Best-selling novelist Michael Crichton is a vocal critic of global warming science. His 2004 novel State of Fear depicts global warming as a hoax concocted by environmentalists to raise money. In January 2005, Crichton spent an hour talking with President Bush; the two were “in near-total agreement,” according to Weekly Standard editor Fred Barnes.
Last March, New Republic senior editor Michael Crowley wrote a cover story called “Jurassic President: Michael Crichton’s Scariest Creation.” It highlighted Crichton’s junk science and the danger posed by President Bush adopting it.
Crichton’s response was to smear Crowley in his latest novel, Next, by writing in a character named “Mick Crowley” who rapes a two-year-old boy. The following is a graphic excerpt from Crichton’s novel (reader beware):
Alex Burnet was in the middle of the most difficult trial of her career, a rape case involving the sexual assault of a two-year-old boy in Malibu. The defendant, thirty-year-old Mick Crowley, was a Washington-based political columnist who was visiting his sister-in-law when he experienced an overwhelming urge to have anal sex with her young son, still in diapers. Crowley was a wealthy, spoiled Yale graduate and heir to a pharmaceutical fortune. …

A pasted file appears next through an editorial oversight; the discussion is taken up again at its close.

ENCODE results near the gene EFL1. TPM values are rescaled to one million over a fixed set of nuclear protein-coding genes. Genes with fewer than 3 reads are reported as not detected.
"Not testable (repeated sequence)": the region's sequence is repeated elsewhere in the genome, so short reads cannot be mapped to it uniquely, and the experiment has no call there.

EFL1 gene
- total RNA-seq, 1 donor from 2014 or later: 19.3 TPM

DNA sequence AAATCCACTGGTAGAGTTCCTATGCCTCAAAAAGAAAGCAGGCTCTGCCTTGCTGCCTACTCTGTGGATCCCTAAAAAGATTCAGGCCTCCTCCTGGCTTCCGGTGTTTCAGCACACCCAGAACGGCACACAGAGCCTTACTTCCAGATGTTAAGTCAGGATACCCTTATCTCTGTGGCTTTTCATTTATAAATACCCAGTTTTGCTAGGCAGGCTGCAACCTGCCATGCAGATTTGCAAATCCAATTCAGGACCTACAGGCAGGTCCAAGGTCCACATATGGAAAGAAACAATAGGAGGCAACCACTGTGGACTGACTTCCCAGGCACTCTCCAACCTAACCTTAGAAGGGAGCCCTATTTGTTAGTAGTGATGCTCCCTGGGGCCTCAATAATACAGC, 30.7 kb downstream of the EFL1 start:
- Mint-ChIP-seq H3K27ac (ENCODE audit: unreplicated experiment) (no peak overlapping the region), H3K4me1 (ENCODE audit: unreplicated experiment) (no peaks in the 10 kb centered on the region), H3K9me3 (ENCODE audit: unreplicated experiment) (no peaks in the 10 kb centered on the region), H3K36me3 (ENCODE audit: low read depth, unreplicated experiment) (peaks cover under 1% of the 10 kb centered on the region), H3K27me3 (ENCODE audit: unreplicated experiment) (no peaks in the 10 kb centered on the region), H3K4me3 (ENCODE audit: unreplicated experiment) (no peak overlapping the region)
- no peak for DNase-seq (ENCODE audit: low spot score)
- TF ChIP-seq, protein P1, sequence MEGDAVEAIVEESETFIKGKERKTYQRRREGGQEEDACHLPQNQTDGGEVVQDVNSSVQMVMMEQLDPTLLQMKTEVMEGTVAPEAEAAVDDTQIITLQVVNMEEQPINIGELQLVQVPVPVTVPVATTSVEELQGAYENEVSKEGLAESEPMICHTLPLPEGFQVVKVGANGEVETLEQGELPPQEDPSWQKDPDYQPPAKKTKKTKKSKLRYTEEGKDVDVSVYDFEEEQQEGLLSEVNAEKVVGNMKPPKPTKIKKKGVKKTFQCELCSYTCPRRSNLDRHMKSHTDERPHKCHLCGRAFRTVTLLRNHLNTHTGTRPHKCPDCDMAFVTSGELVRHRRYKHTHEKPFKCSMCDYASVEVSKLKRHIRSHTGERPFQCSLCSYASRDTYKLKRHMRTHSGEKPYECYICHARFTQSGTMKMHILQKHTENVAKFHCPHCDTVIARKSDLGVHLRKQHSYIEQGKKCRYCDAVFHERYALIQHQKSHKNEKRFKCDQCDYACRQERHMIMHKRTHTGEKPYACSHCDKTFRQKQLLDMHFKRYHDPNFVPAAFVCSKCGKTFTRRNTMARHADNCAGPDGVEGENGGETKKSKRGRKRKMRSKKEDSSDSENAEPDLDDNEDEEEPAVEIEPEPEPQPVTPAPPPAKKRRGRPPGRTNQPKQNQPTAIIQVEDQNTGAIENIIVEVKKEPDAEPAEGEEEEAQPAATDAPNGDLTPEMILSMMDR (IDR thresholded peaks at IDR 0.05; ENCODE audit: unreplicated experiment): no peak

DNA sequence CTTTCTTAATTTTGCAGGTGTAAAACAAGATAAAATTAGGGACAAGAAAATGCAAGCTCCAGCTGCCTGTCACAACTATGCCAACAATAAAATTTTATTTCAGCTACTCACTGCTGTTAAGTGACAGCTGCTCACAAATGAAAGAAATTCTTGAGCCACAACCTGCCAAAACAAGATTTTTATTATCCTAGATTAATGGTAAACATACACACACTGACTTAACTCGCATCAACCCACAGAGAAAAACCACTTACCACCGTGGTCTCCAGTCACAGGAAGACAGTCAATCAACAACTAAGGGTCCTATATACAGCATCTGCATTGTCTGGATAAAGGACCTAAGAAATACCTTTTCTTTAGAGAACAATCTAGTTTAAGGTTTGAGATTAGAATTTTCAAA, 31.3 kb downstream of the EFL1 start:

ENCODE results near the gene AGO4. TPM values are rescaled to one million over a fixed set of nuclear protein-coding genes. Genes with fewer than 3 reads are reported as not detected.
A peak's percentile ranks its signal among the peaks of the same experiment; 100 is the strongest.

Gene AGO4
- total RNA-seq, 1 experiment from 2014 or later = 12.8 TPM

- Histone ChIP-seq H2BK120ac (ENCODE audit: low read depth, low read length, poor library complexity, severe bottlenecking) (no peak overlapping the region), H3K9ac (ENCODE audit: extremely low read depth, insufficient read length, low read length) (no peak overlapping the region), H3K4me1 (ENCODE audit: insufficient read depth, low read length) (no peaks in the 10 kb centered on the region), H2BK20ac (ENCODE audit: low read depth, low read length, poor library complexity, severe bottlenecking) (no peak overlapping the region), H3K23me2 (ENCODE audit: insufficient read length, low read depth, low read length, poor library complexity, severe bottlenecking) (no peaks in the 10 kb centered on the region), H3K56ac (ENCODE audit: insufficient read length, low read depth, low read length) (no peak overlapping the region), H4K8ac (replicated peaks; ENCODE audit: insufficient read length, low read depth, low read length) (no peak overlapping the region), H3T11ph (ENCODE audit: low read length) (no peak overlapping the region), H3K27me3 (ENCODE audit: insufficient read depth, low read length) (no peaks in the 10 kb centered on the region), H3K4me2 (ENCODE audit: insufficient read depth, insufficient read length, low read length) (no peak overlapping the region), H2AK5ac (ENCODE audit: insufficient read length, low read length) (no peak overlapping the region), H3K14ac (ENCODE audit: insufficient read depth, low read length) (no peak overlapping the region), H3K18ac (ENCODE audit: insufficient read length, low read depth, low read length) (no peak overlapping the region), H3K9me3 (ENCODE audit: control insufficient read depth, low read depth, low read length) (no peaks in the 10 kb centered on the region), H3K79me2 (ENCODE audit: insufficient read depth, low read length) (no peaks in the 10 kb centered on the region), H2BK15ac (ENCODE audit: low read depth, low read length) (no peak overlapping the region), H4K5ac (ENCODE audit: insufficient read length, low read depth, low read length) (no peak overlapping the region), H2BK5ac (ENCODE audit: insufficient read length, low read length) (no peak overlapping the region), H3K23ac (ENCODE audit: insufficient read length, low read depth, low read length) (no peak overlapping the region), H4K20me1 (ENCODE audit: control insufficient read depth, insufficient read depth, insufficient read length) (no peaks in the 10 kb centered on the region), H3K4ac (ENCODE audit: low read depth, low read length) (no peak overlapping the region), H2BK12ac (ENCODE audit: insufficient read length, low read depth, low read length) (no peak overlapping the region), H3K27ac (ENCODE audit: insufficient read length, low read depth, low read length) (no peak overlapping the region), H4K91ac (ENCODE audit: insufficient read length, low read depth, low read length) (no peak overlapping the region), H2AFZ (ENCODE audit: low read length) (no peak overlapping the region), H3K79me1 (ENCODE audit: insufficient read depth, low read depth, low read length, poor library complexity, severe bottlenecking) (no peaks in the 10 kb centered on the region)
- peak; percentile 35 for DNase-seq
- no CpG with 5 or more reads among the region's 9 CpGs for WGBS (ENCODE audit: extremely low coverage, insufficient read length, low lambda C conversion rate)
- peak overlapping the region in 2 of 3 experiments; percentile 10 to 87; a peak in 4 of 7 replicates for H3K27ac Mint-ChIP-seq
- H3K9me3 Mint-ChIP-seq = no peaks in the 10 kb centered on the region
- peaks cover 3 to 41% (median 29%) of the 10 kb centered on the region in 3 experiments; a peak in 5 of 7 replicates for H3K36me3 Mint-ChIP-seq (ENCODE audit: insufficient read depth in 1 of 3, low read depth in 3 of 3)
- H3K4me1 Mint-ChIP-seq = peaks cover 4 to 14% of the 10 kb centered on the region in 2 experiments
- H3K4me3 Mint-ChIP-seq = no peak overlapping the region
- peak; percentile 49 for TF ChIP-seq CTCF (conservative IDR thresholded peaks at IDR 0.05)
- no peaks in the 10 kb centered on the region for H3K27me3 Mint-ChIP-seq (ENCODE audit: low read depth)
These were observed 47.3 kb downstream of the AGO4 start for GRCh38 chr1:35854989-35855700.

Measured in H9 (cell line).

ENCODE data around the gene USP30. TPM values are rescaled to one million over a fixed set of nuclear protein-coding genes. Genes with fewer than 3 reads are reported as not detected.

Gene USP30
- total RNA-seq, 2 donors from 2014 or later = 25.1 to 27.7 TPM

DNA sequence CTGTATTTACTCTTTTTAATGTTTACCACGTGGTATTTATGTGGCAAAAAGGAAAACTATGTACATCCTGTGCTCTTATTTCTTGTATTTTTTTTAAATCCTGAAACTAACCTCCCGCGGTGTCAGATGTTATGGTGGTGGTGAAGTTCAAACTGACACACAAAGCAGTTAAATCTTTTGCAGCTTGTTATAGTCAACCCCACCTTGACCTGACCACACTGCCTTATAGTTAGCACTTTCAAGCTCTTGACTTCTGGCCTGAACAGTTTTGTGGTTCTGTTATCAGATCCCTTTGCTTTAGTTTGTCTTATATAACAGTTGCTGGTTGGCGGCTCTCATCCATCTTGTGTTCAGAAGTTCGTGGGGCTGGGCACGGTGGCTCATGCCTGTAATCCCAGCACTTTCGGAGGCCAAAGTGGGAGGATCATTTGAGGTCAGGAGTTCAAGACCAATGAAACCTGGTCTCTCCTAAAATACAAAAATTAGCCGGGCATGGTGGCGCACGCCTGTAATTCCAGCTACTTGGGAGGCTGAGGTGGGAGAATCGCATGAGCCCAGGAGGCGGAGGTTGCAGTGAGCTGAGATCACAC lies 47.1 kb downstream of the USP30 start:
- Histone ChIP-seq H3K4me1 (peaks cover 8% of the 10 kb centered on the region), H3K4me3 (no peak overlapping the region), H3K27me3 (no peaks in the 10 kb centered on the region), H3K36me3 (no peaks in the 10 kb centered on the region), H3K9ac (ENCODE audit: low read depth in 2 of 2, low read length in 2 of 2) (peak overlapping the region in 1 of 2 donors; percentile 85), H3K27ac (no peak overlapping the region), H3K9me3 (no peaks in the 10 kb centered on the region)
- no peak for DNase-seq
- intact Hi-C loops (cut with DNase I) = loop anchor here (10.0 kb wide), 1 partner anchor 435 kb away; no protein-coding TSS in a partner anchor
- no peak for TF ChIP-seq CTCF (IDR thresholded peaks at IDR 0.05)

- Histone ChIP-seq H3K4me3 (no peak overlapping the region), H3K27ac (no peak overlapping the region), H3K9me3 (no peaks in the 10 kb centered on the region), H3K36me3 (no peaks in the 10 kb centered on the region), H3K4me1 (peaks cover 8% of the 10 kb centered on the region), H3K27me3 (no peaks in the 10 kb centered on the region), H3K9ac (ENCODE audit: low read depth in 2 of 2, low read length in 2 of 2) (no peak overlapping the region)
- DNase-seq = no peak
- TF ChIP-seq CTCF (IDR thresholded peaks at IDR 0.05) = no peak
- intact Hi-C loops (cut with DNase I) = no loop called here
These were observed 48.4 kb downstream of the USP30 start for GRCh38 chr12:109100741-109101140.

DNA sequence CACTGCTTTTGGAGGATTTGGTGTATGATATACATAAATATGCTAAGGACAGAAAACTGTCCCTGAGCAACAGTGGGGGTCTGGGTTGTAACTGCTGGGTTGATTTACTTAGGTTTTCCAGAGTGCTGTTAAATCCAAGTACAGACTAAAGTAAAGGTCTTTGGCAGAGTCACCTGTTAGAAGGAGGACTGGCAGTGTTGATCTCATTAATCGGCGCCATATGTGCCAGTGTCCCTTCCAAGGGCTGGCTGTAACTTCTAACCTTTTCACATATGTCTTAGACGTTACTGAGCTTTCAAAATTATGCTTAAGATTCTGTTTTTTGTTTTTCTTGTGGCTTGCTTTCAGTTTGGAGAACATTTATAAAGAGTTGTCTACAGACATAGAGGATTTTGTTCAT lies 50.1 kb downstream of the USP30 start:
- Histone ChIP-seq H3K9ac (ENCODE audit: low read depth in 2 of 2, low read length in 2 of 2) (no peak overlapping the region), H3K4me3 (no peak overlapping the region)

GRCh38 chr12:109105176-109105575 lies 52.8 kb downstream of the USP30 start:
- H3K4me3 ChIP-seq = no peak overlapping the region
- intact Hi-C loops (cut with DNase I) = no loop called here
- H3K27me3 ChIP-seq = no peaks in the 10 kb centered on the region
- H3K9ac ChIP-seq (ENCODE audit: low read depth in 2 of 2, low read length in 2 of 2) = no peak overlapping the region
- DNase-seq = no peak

It turned out Crowley’s taste in love objects was well known in Washington, but [his lawyer] — as was his custom — tried the case vigorously in the press months before the trial, repeatedly characterizing Alex and the child’s mother as “fantasizing feminist fundamentalists” who had made up the whole thing from “their sick, twisted imaginations.” This, despite a well-documented hospital examination of the child. (Crowley’s penis was small, but he had still caused significant tears to the toddler’s rectum.)
The real-life Michael Crowley is also a Washington journalist and also graduated from Yale.
The New York Times reports, “Mr. Crichton could not be reached yesterday for comment, and a publicist at his publisher, HarperCollins, did not return calls.” In an article posted today, Crowley says he is “strangely flattered” by the reference: “If someone offers substantive criticism of an author, and the author responds by hitting below the belt, as it were, then he’s conceding that the critic has won.”
TPM Muckraker has more.